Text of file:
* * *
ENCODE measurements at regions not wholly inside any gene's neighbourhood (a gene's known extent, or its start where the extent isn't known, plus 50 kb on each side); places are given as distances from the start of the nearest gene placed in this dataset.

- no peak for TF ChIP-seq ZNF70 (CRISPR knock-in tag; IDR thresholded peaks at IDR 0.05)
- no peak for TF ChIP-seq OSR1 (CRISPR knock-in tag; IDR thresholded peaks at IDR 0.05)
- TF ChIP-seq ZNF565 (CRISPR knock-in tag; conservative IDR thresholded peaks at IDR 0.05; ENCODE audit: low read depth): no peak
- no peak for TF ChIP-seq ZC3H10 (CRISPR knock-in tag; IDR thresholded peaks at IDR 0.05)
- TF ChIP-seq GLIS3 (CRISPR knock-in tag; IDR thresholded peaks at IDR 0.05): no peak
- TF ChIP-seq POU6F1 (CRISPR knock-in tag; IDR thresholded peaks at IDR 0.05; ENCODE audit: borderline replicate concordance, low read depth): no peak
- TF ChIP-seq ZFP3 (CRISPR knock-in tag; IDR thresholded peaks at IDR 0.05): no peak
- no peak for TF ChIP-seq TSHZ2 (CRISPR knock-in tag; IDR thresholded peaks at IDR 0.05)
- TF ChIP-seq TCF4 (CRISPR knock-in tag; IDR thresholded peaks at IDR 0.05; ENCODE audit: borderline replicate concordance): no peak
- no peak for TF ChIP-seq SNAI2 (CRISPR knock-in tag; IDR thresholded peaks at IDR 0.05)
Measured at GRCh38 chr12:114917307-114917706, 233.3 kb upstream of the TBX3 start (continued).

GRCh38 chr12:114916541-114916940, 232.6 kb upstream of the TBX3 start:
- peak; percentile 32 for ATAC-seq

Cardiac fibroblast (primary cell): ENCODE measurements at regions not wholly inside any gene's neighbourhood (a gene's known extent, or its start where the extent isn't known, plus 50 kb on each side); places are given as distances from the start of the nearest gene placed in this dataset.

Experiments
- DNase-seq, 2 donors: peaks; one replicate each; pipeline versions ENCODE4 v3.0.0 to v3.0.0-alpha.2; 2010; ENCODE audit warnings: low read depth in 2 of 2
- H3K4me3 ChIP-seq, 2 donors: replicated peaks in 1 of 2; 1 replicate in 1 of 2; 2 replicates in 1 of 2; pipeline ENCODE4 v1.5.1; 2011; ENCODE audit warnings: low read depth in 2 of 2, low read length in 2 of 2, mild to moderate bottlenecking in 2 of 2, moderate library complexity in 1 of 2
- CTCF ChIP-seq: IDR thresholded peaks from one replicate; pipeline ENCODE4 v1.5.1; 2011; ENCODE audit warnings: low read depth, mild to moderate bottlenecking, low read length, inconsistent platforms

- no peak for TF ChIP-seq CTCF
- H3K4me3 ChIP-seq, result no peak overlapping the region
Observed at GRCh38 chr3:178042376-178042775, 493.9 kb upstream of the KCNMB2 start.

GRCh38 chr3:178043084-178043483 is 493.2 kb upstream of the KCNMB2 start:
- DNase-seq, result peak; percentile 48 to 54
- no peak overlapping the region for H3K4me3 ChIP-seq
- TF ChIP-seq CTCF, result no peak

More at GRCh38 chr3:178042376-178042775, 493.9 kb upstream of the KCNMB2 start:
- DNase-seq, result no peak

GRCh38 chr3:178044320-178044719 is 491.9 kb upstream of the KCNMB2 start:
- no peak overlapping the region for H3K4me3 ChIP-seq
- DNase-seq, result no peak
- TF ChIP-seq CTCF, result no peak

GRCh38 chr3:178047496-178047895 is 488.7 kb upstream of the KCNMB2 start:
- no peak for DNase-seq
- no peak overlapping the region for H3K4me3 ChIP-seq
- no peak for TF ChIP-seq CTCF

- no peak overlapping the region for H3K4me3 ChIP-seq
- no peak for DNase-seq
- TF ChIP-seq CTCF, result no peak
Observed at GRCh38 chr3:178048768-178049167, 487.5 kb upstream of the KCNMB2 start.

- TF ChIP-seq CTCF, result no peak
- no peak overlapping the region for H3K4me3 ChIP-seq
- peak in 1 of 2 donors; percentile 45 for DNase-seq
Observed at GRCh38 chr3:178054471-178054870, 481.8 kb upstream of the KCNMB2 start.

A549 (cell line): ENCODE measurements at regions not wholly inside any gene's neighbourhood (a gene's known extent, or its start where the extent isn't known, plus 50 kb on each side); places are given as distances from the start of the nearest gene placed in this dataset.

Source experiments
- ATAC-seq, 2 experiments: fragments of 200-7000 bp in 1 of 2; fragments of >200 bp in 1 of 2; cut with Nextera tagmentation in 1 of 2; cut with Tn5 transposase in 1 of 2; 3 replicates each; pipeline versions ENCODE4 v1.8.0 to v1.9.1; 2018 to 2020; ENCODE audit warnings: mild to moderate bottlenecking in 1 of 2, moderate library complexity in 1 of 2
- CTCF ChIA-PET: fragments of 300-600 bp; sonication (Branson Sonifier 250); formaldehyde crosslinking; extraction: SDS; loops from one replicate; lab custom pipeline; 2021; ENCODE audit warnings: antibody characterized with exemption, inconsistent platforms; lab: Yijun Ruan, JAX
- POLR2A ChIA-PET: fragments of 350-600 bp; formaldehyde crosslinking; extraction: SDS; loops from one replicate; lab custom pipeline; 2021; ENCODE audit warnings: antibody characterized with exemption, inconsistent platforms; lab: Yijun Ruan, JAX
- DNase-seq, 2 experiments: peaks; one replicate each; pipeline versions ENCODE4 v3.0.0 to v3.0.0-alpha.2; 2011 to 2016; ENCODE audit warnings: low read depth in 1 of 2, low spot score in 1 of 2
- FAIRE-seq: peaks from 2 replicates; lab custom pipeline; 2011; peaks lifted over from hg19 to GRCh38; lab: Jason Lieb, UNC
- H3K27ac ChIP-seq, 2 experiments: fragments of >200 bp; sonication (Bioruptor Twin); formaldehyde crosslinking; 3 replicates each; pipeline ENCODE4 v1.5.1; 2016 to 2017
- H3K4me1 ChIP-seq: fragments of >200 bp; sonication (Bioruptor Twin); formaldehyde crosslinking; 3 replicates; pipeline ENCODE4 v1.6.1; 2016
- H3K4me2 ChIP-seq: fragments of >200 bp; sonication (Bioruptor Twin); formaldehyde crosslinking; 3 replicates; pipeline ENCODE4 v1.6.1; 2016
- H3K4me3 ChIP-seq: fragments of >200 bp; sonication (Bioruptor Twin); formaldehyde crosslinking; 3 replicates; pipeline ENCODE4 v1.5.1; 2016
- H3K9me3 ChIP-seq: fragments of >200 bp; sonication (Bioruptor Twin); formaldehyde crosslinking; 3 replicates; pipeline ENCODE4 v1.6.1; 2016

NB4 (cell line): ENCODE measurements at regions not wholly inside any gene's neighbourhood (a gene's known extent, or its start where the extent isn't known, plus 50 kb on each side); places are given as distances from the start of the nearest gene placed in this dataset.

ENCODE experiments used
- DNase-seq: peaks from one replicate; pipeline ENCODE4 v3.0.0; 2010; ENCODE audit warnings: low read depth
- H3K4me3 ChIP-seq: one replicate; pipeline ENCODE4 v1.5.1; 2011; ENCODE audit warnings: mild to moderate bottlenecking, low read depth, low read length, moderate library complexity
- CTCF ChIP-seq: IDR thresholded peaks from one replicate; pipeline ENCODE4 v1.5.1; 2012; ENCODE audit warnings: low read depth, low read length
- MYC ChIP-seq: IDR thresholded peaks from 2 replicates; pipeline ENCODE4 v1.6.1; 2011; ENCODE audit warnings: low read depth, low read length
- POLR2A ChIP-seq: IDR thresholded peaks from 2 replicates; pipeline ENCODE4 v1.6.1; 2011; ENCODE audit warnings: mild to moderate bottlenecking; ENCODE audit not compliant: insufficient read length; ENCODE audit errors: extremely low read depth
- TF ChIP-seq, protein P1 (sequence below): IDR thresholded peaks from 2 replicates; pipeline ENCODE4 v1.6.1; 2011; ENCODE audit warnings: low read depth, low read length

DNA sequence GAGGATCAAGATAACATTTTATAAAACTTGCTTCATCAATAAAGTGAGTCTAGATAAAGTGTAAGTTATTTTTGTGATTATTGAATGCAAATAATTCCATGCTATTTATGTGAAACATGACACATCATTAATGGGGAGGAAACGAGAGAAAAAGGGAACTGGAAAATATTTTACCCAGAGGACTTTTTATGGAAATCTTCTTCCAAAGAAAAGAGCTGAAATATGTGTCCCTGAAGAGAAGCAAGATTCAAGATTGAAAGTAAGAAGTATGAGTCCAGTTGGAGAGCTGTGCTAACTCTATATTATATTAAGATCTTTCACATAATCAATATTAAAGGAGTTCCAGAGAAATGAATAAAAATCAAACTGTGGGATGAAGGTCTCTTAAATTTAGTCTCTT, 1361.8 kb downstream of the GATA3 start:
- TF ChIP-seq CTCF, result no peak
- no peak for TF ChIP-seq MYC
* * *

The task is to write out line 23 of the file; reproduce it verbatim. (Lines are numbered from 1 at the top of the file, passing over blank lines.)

GRCh38 chr3:178043084-178043483 is 493.2 kb upstream of the KCNMB2 start: